In the fifth step of the transient response analysis program of the capacitor of the present invention, instead of R_{0 }having the relation of Eq. 21, R_{0 }shown below is used. In other words, for N′ satisfying

*X*(*f* _{N′})≦0<*X*(*f* _{N′+1}) (33)

and m satisfying m≠0 and |m|≦N′, R_{0 }matching the impulse response of X every sample time expressed by

with the impulse response of R every sample time expressed by

or R_{0 }satisfying at least

0.9×*z* _{X}(*t* _{m})≦*z* _{R}(*t* _{m})≦1.1 ×*z* _{X}(*t* _{m}) (36)

is used. R_{0 }can be easily determined by removing a high-frequency component of X(f_{n}).

In other words, in deriving z_{x}(t_{m}) using Eq. 27, the high-frequency component of X(f_{n}) causes vibration of z_{x}(t_{m}) in a small cycle, and hence it becomes difficult that R_{0 }satisfying Eq. 32 is set by comparing z_{R}(t_{m}) with z_{x}(t_{m}). However, removing the high-frequency component of X(f_{n}) can facilitate derivation of R_{0}.

The range shown by Eq. 36 gives a similar meaning to the case of Eq. 21.

In the sixth step of the transient response analysis program of the capacitor of the present invention, using constant Rs matching with minimum value R_{min }of R(f_{n}) or Rs satisfying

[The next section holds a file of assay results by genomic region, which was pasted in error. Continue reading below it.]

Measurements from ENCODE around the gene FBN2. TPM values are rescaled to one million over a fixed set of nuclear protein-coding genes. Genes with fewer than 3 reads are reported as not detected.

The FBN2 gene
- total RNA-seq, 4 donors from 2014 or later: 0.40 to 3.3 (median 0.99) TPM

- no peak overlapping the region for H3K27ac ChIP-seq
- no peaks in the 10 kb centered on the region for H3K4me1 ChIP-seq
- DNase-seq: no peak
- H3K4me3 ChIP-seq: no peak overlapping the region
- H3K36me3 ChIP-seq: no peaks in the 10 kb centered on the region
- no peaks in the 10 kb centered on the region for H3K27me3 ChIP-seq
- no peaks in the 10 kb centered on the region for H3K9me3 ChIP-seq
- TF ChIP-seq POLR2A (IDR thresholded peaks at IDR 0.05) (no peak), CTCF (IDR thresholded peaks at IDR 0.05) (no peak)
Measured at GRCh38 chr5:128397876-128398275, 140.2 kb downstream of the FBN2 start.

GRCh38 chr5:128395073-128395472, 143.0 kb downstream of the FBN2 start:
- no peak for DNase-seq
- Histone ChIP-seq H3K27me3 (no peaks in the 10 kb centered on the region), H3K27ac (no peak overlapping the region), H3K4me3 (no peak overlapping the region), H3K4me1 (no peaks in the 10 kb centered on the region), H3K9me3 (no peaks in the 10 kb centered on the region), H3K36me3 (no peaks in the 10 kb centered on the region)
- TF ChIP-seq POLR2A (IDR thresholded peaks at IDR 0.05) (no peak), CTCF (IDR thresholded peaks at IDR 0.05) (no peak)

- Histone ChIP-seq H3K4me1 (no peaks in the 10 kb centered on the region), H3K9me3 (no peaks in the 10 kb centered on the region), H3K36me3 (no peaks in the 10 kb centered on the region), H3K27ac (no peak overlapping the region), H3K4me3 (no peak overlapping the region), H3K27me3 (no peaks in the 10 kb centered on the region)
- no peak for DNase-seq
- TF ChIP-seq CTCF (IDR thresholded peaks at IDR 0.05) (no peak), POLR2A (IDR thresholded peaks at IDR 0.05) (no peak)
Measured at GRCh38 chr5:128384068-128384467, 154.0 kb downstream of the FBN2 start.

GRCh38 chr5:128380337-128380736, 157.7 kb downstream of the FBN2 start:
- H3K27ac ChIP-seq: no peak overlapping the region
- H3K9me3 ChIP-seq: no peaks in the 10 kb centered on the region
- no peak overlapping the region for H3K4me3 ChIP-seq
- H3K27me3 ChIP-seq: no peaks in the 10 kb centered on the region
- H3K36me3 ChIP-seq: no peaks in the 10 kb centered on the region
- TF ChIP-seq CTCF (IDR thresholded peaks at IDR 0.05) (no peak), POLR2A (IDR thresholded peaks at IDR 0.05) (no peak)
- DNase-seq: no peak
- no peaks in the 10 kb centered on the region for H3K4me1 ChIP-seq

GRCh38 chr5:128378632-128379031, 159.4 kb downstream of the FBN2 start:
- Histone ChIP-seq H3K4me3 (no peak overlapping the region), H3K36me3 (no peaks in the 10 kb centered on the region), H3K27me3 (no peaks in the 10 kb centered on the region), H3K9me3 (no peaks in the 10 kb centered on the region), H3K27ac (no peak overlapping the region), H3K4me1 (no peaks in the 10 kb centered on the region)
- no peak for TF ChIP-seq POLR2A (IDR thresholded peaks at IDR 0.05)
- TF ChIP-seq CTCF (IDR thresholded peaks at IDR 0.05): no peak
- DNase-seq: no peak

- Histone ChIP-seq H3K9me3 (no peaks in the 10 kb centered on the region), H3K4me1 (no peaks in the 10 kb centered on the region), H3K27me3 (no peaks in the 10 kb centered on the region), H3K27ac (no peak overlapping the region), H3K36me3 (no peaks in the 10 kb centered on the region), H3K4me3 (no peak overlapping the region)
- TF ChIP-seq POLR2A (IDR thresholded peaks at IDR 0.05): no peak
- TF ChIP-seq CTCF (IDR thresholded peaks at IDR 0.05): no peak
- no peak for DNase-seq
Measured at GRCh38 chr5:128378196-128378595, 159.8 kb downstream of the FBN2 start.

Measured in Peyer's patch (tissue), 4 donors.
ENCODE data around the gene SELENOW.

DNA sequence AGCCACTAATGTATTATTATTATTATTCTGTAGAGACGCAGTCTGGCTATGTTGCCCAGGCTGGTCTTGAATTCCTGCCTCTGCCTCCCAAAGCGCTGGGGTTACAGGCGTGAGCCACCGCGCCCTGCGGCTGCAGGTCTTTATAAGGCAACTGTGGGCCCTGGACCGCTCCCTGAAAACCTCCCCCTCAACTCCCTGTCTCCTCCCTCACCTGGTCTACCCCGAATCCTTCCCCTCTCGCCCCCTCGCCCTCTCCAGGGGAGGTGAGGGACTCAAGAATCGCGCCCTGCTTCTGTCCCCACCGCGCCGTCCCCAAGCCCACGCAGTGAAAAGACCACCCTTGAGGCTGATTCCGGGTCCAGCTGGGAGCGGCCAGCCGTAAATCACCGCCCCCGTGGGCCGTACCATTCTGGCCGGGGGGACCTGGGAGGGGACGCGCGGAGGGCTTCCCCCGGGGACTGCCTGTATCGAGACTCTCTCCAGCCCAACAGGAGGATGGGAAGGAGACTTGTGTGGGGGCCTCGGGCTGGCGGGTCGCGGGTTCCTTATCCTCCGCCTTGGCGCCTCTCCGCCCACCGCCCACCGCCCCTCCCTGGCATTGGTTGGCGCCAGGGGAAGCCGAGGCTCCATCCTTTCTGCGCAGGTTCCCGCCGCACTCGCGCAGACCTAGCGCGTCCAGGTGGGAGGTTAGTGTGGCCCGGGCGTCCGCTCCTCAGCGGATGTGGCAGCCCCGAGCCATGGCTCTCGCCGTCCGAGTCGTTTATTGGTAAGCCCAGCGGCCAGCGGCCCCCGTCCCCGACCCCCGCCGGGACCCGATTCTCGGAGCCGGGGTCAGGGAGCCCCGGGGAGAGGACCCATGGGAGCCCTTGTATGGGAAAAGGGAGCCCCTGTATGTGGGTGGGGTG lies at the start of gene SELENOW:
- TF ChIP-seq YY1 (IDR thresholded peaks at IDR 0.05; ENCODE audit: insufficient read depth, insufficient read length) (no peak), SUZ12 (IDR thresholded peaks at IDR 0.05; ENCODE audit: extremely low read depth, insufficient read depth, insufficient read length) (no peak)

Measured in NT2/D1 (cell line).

0.9×*R* _{min} *≦R* _{s}≦1.1*×R* _{min}, (17)

an impulse response of R every sample time expressed by

is generated, instead of impulse response z_{R }of the real part of the impedance generated by Eq. 22. Even when this method is used, z_{R }generated by Eq. 22 in the sixth step can be derived.

The range shown by Eq. 17 gives a similar meaning to the case of Eq. 21.

The present invention provides a computer-readable recording medium for storing the program for executing the transient response analysis of the capacitor. The program can be executed in the computer using the recording medium.

The present invention provides an analyzing method of the transient response analysis of the capacitor using the program. This method allows increase of analyzing accuracy of the transient response of the capacitor.